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Greedy Pharma CEO Foiled After Competitor Offers Alternative $1 AIDS Pill



Recent public outrage for the price hike of an AIDS drug from $13.50 a pill to $750 by CEO Martin Shkreli may be resolved as a competitor introduces a generic that will only cost $1.

The uncontrolled prices from the pharmaceutical world is one way that big business is out of control and hurting the rest of us.  People who suffer from AIDS, a potentially deadly disease may have some relief from a company out of San Diego known as Imprimis Pharmaceuticals.  

Imprimis has decided to offer a $1 alternative treatment to the pill Daraprim.  

Greedy CEO Increased the price of Daraprim by over 5000%

Last month Martin Shkreli decided to increase the price of Daraprim from $13.50 to $750 per pill.  The FDA (Food and Drug Administration) has approved Daraprim for use in treating toxoplasmosis which is a parasitic disease that preys on people with weakened immune systems.  Often times that ends up being individuals with AIDS or women who are pregnant.

Imprimis is encouraged by investors

Investors are excited about the move by Imprimis and since the announcement their stocks went up 17.4% landing them at $7.01 per share.

The FDA hasn’t approved Imprimis’ generic drug for the treatment of toxoplasmosis but it can be used as doctors as a viable alternative treatment for those who cannot afford Daraprim.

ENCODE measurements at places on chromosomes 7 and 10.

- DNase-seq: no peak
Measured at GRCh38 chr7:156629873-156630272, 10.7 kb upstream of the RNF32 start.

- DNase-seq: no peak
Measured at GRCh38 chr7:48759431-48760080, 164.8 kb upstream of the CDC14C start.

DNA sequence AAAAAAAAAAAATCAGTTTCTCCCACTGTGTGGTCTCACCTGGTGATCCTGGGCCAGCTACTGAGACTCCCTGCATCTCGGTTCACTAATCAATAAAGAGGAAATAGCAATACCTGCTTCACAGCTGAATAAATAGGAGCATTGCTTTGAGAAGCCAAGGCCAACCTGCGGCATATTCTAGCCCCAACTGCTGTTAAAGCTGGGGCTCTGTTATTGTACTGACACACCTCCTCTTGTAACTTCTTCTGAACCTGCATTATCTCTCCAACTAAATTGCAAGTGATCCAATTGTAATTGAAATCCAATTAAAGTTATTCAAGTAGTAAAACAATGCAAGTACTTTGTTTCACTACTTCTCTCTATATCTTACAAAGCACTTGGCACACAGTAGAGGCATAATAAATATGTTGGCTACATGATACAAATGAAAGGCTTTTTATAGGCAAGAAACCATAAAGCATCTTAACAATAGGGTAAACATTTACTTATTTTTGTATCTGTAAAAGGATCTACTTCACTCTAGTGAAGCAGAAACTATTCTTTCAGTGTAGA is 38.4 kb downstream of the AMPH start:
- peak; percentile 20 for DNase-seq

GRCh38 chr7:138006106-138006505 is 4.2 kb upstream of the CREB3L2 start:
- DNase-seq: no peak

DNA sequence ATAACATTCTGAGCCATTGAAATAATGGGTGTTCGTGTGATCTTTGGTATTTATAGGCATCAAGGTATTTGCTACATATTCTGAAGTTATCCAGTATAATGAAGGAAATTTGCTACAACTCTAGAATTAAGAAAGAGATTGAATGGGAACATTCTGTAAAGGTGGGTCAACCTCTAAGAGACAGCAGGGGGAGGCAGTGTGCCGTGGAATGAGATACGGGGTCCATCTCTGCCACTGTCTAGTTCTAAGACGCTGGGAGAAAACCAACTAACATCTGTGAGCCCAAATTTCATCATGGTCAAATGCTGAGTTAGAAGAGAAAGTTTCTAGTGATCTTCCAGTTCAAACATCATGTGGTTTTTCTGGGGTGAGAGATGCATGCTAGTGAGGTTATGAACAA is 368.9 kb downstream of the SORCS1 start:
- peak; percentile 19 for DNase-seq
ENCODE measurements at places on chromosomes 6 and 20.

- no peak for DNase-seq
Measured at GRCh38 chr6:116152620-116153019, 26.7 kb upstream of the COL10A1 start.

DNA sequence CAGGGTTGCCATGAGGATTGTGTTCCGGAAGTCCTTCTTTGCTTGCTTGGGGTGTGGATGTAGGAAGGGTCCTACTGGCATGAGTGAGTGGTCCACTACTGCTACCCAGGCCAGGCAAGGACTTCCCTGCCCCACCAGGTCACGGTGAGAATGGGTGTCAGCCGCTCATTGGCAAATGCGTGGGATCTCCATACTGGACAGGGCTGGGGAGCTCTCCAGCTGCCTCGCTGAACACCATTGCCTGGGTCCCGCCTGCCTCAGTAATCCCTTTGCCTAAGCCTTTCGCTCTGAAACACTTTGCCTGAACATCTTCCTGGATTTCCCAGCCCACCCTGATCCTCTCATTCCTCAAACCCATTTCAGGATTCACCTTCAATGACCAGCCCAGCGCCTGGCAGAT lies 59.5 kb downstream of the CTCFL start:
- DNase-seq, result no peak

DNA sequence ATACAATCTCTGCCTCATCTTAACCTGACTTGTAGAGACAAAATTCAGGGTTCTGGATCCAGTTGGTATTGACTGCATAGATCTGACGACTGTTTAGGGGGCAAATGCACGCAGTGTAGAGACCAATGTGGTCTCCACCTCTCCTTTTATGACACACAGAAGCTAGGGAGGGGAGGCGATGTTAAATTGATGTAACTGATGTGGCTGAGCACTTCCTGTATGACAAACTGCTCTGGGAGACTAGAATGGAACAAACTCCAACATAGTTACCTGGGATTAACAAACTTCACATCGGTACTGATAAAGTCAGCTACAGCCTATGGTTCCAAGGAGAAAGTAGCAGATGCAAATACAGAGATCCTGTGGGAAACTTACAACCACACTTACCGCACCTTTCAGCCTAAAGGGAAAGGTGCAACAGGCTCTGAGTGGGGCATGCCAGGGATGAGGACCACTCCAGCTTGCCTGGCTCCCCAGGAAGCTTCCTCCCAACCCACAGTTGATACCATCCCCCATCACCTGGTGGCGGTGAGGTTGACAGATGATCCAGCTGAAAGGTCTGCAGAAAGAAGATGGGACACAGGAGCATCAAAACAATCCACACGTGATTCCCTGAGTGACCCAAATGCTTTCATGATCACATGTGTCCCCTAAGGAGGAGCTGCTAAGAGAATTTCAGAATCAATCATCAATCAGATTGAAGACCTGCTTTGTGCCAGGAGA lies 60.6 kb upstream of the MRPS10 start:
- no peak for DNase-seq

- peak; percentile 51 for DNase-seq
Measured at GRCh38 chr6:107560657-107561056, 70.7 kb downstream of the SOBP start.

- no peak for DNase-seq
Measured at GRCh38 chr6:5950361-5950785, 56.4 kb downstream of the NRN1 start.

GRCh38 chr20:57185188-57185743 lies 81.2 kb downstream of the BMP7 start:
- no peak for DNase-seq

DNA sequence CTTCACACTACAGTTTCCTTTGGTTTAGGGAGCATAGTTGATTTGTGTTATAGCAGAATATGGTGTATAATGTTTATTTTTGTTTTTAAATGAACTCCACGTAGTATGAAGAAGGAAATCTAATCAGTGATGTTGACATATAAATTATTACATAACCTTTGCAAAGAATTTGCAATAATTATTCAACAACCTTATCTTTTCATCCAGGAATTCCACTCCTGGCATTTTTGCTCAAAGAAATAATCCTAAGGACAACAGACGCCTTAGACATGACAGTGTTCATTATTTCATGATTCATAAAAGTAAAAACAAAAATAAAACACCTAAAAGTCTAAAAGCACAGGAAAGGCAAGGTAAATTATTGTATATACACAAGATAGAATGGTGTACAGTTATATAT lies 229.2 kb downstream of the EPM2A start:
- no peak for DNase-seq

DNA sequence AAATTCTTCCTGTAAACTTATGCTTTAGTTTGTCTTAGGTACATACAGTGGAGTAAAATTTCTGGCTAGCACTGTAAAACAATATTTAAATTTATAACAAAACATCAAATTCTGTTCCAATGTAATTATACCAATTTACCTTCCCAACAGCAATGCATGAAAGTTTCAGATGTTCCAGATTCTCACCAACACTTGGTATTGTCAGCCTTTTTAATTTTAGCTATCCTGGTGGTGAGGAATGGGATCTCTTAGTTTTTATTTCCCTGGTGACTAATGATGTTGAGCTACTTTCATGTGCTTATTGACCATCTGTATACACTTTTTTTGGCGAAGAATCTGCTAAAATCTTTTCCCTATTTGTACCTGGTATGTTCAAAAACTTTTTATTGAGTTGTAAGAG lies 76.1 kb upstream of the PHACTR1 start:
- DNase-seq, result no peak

The new oral capsules with Imprimis’ customized formula of leucovorin and pyrimethamine treatments will start out at $99 for a 100 pill bottle.

Imprimis CEO Mark Baum Image via

Imprimis CEO Mark Baum
Image via

“Recent generic drug price increases have made us concerned and caused us to take positive action to address an opportunity to help a needy patient population,” Imprimis CEO Mark Baum said in a recent statement.

“While we respect Turing’s right to charge patients and insurance companies whatever it believes is appropriate, there may be more cost-effective compounded options for medications, such as Daraprim, for patients, physicians, insurance companies and pharmacy benefit managers to consider.”

Maybe with more aware companies working to right the wrongs of greedy CEOs we can see fair prices and with the backing of investors we can make this world a better place.

Let us know in the comments below what you think about corrupt CEOs, price hikes, and the companies trying to make things right.



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